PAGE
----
You come across a stellar cover, you love it almost as much as you love the original, you overuse the replay button and you spend a few days not being able to get it out of your head. Those are the classic symptoms of a serious song addiction right there that we all know too well and an accurate description of my reaction to rising Egyptian talent Salma Elfawal’s cover of Young the Giant’s “Islands” remixed with The XX’s “Intro”.
What could make this cover even ten times better? A touching music video directed and produced by the artistic mind of Ashraf Hamdi and a new remix by the gifted Hudz. The music video, which stars the soulful Kareem Hosem, depicts the complications and repercussions of saying goodbye to a significant other, all whilst showcasing Cairo’s Nile-side beauty.
To get the scoop on the top-notch production, I sat down first with Hamdi to see what he has to say about it all:
Can you tell me about the concept of the music video and the idea behind it?
At first when I sat down with Salma to brainstorm, she wanted to shoot the cover in a studio, but after listening to the song and really liking it, I just wanted to do more of an effort on the music video. I wanted it to be professionally shot in an artistic, cinematic way.
How did you feel about working with Salma?
She has such a pronounced talent and a beautiful voice, as well as a great attitude. She may still be undiscovered but she has huge potential.
How about Kareem, how was working with him again?
He’s a very decent, hard-working guy, and at the first call, he agreed to star in the music video. I also admire his discipline and commitment. Photography-wise, he’s very photogenic as well and so he was, undoubtedly, my first choice.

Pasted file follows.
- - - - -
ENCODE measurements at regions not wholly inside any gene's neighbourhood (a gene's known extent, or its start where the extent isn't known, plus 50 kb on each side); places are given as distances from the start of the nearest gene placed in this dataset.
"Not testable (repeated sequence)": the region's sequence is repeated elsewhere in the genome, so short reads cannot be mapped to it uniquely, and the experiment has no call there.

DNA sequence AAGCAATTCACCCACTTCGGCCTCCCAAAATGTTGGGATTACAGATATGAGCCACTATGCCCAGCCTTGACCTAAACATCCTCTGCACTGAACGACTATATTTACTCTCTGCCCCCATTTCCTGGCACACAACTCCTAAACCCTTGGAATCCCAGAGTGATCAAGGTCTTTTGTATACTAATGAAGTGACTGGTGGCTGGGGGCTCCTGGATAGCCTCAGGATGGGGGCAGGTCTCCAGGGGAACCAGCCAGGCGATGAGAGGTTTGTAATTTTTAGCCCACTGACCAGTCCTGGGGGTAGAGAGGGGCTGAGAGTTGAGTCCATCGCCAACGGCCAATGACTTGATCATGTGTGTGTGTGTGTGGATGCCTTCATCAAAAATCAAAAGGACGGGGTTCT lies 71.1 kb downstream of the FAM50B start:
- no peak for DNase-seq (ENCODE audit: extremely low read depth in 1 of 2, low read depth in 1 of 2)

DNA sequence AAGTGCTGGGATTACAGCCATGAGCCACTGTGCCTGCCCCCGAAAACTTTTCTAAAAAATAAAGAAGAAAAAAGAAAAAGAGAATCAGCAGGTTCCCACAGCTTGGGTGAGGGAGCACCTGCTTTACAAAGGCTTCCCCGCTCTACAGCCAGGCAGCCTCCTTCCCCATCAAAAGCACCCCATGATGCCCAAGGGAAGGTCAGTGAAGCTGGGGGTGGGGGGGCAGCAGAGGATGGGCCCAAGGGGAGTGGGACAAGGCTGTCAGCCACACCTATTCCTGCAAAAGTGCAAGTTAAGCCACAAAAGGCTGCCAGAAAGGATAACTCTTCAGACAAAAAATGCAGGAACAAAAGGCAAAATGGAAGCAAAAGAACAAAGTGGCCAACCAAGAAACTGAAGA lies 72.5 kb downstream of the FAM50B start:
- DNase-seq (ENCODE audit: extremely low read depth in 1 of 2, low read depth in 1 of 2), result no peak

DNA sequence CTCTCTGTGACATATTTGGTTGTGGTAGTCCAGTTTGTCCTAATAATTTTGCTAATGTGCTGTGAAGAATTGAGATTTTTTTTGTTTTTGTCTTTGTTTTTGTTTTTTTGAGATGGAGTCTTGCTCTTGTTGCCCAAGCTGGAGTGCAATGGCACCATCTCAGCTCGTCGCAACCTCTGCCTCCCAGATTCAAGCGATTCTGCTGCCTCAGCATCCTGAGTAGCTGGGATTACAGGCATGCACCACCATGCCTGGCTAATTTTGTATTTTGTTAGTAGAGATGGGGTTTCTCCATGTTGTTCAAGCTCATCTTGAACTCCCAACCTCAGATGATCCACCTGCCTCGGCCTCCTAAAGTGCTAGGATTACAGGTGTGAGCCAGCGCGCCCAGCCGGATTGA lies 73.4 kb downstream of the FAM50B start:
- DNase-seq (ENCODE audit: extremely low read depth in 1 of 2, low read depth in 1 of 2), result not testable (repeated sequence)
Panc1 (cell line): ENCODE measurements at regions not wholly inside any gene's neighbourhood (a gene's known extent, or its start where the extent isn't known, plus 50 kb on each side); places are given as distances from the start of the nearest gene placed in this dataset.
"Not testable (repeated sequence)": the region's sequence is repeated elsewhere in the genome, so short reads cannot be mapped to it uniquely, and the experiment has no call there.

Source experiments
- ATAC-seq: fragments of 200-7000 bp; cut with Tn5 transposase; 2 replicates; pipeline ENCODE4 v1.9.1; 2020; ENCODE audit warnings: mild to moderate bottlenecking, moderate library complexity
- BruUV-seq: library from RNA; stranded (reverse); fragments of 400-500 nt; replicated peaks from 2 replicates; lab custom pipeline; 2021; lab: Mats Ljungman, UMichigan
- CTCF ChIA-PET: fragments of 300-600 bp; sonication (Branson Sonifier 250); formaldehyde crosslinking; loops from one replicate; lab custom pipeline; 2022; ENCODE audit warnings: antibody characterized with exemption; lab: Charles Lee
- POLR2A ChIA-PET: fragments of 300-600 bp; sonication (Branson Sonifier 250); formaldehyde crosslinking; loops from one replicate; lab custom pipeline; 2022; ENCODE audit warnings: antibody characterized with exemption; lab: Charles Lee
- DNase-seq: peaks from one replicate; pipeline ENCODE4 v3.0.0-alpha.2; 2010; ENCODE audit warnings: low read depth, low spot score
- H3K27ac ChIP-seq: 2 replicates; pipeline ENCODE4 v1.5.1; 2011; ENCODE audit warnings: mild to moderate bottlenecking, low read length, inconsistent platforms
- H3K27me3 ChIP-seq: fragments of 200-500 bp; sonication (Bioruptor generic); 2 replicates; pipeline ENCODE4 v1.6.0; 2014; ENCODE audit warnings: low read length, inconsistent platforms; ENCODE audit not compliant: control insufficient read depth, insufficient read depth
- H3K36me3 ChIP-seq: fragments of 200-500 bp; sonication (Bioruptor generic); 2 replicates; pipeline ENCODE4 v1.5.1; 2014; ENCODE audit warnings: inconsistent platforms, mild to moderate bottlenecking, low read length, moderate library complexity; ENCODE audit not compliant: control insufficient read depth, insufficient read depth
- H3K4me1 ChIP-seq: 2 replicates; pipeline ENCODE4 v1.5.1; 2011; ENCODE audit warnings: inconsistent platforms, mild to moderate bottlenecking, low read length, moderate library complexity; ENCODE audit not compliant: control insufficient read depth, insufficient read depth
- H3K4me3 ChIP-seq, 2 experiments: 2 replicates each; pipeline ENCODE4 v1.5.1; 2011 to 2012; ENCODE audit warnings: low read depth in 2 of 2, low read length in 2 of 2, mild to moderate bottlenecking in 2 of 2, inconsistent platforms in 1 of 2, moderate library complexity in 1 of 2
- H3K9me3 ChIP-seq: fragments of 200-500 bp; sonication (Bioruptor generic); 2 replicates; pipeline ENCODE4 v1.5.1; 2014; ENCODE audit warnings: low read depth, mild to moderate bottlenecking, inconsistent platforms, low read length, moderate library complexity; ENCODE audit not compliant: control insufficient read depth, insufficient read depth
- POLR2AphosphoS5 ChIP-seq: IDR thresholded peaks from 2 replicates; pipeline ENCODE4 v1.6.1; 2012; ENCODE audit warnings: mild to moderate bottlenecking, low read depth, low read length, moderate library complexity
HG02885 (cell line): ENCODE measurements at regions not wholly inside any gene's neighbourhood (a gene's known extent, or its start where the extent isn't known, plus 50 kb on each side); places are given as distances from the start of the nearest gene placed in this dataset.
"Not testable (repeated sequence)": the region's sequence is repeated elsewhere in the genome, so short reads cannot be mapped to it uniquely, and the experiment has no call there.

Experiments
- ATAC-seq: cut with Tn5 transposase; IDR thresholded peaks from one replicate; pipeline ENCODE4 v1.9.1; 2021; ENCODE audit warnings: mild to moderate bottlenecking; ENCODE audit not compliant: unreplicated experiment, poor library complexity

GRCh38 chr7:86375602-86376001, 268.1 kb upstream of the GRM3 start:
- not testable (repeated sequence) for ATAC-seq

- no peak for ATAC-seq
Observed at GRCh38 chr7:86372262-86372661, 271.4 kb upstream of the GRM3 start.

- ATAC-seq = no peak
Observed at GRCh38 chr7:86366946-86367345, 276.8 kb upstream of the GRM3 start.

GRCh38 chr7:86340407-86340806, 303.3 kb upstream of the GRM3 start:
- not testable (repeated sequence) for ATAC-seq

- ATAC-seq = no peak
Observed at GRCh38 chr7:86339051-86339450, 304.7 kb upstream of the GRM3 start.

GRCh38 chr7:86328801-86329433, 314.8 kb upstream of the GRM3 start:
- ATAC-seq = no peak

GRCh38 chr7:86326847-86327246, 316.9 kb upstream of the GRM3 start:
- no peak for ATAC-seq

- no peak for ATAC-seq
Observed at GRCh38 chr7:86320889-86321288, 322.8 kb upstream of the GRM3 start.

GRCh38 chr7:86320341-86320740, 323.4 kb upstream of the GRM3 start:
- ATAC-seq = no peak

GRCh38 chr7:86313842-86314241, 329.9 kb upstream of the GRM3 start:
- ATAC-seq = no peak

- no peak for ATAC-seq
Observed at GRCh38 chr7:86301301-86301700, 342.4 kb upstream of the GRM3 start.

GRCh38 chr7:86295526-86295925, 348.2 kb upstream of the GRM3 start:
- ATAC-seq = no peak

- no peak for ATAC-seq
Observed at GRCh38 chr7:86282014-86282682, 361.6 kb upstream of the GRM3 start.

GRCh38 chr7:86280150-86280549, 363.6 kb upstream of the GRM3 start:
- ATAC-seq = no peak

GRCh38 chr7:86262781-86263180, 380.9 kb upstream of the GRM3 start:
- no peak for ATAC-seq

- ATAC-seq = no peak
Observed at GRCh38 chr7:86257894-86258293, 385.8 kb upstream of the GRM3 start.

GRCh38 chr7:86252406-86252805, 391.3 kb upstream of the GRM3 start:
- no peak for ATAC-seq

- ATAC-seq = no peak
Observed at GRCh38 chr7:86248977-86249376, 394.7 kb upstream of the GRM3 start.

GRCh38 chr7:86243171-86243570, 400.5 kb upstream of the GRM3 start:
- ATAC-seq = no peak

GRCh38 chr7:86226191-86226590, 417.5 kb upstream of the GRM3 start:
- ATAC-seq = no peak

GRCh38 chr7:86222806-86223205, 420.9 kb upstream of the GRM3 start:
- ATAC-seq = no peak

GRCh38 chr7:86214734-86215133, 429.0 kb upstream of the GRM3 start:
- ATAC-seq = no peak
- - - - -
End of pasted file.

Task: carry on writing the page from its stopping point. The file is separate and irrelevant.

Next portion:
Tell me about the locations, Imbaba bridge and the streets of Zamalek, why did you choose those ones in specific?
I wanted to show Cairo with a different look – a more peaceful and picturesque side of it. Whenever I’m shooting in Egypt, I always feel like I want to showcase it in the best way possible, regardless of any contradicting realities.
So did anything interesting happen whilst shooting the music video?
Well firstly, whilst we were shooting on Imbaba bridge, a train passed by at the exact moment I had the camera on Salma in the scene depicting her longing for her fleeting lover. It’s those little coincidences and that whole element of spontaneity that make guerrilla shooting that much more special and unpretentious.
Another incident that happened was, well, we were stopped by the authorities because we did not have a permit to shoot in the street. All was resolved in the end, however, and we fortunately managed to finish shooting.
After getting Ashraf’s insights on the project, I turned to none other than the singer herself, Salma, to hear her thoughts about it:
First thing’s first, tell me about your music and why you choose to make mashups and covers of original songs?
I love to put together mashups in order to make them my own by changing the music tone. I can, for example, put my flare on a rap song by making a slow version of it.
In a sense, you sort of make an original out of an original – interesting! So, how was working with Ashraf Hamdi and Kareem Hosem?
Ashraf’s really supportive of new talents. Personally, I had a hard time pulling off the facial expressions and had a few doubts about acting the part well in the video, but Ashraf was definitely there for me and coached me through it all. Kareem was also quite reassuring and helped me come out of my shell as I tend to be a bit on the shy side.
Tell me about the song and the music video – how do you think they both align?
The song is definitely a breakup song, and in the music video an emotional breakup between two lovers is portrayed, so the video’s definitely a visual reflection of the song.
Do you have any future musical plans?
Yes, we’re actually prepping to shoot another music video for an Ariana Grande cover. This time, it’ll carry a jazzy theme.
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